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Agriculture & Lands




Grenada’s landform structure is characterized by a steep rugged interior and a relatively low rolling coastal periphery. The interior is dominated by steep mountain peaks, sharp ridges and deep narrow valleys flowing towards the coastline. These interior formations are due to volcanic activity leaving mountain tops of andesite and basalt lavas.

The coastal periphery is generally gently sloping and consists of weathered volcanic rocks and mudslide deposits. The coastal areas on the west are steeper than that on the east coast. Grenada was formed by a series of volcanic eruptions during the Tertiary and Pleistocene periods (Ternan et al, 1989). Details of the island’s geological structure are indicated in Figure 1. In some areas, sedimentary rocks of Tertiary and Quaternary period are also present.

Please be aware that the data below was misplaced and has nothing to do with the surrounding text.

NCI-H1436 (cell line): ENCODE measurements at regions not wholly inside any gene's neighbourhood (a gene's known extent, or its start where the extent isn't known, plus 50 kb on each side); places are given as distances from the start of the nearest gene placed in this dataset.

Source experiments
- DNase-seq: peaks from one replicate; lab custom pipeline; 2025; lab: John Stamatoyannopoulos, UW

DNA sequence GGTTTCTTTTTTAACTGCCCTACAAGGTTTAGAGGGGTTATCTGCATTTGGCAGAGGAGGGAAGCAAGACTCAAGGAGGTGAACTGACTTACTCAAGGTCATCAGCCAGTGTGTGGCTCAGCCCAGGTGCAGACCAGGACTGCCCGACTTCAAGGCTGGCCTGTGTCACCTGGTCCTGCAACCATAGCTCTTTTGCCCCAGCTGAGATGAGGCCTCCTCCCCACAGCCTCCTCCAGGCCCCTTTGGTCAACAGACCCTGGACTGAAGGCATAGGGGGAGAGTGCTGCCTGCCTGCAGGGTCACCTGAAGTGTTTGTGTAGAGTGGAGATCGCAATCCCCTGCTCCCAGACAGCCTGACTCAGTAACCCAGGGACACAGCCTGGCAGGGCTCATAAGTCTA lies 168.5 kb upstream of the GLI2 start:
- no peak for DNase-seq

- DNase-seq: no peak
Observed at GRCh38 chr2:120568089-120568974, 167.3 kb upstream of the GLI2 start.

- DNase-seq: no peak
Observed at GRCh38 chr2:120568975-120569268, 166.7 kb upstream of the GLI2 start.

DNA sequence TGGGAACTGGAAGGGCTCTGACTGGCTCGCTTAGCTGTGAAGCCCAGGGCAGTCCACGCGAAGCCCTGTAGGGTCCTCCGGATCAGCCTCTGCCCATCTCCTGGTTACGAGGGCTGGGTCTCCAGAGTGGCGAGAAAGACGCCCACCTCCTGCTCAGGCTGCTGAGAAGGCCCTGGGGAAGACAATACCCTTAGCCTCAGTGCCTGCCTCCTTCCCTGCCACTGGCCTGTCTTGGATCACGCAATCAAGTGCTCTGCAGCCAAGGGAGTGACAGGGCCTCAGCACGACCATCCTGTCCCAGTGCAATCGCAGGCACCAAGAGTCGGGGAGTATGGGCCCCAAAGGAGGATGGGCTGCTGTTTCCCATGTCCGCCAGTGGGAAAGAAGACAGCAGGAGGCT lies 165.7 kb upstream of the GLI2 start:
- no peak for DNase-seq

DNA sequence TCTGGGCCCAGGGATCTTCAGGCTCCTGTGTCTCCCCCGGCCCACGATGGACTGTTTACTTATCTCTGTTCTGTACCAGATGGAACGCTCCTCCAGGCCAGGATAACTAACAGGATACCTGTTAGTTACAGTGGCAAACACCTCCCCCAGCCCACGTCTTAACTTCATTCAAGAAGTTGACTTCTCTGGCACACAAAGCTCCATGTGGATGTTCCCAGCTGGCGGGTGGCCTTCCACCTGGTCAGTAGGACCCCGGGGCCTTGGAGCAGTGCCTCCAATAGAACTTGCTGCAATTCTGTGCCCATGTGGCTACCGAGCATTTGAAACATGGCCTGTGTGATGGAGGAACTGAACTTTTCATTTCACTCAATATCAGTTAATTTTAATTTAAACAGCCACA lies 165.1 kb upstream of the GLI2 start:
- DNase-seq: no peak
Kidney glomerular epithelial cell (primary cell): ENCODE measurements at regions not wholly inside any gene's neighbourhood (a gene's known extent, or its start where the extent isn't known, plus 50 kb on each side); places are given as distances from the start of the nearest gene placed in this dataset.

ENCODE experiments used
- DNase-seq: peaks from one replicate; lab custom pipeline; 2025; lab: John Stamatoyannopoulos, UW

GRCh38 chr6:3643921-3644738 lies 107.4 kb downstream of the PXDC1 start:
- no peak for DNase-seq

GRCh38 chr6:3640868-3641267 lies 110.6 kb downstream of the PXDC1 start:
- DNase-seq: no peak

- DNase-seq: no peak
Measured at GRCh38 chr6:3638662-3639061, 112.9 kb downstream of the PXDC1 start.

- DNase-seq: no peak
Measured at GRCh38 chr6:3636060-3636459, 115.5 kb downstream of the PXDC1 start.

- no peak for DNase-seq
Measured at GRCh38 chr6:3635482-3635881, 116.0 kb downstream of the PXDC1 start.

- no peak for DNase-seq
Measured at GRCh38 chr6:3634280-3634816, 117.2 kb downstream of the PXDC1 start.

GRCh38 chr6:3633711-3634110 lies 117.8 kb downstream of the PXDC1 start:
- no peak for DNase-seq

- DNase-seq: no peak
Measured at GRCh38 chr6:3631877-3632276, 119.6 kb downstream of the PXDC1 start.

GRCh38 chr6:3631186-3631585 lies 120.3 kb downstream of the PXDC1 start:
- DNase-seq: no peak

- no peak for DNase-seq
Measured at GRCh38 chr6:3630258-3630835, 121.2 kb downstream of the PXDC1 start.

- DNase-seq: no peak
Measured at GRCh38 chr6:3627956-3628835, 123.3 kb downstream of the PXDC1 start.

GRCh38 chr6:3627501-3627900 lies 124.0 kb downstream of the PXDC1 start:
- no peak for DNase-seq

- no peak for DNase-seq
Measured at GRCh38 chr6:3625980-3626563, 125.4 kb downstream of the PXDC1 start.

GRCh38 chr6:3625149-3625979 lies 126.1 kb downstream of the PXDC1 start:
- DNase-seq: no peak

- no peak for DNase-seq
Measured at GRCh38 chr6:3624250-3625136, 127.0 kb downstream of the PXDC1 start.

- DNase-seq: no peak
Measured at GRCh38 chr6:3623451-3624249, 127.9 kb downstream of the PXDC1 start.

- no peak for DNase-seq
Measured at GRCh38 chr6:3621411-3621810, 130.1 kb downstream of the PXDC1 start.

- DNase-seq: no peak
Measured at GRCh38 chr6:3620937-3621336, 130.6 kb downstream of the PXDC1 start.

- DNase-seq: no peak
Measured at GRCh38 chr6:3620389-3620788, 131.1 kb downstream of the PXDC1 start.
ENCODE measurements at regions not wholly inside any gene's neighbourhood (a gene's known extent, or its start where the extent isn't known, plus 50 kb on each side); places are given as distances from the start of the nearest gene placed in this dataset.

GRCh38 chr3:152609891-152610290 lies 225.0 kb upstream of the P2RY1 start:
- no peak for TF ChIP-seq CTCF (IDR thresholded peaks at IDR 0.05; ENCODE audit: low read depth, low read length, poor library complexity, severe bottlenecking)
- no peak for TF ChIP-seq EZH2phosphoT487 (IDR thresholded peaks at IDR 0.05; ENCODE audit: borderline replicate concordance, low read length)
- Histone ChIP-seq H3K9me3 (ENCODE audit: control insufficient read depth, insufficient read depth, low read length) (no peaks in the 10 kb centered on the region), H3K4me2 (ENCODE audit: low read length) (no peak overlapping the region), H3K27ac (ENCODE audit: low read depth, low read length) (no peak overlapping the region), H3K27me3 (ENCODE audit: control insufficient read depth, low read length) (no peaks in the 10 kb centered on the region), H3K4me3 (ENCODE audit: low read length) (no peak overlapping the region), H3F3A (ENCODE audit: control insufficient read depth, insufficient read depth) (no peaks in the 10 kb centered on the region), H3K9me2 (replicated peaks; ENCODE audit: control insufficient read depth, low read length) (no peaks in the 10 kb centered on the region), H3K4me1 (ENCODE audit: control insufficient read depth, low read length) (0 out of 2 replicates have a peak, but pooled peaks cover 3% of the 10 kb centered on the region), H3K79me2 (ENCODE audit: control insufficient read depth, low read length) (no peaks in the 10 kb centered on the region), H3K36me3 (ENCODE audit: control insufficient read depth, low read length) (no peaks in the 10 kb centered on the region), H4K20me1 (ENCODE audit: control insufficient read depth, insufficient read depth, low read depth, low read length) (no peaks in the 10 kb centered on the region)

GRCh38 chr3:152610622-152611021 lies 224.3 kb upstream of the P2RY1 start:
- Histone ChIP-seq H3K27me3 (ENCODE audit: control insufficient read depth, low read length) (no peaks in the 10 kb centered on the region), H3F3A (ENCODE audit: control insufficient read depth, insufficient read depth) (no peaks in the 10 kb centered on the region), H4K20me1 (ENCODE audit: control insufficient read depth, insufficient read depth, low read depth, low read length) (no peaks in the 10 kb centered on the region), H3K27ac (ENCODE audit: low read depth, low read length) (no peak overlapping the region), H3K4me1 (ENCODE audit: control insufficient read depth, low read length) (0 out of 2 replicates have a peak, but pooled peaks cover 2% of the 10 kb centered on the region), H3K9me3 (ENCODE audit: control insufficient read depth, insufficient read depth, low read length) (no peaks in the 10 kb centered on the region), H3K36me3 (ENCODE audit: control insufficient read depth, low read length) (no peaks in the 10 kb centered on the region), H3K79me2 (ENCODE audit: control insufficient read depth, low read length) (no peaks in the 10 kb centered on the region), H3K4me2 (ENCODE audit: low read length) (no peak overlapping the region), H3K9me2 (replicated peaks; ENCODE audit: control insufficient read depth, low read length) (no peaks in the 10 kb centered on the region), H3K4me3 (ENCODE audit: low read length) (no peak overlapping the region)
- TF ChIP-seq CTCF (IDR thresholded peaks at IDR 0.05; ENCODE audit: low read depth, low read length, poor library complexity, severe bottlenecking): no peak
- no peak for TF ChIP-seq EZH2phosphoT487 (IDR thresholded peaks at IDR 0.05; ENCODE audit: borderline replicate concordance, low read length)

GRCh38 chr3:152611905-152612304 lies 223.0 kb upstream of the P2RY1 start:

The islands of Carriacou and Petit Martinique are also of volcanic origin. About two thirds of Carriacou is volcanic with the other one third consisting of fossiliferous limestone. (Jessemy 1999).


Vernon et al (1959) suggests that climate is a major factor influencing the distribution and location of soils in Grenada. In the interior where the rainfall is higher, there is a high degree of chemical weathering resulting in highly leached clay. Given the predominance of iron and aluminum oxides, soils in the high interior are reddish. They tend to have a poor nutrient storage capacity and are fragile. Most of the soils in Grenada are classified as clay loams. In fact, clay loams account for 84.5% with clays 11.6% and sandy loams 2.9%. Figure 3 indicates the main types of soils and their location.

The Belmont Clay Loam dominates the north of the Island. The central part of the island is dominated by Capitol and Belmont Clay Loam and the south is dominated by Capitol Clay Loam. Woburn Clay Loam occurs along the coastal areas to the south and west of Grenada. Clay soils are found along the coast of the Island (Jessemy 1999).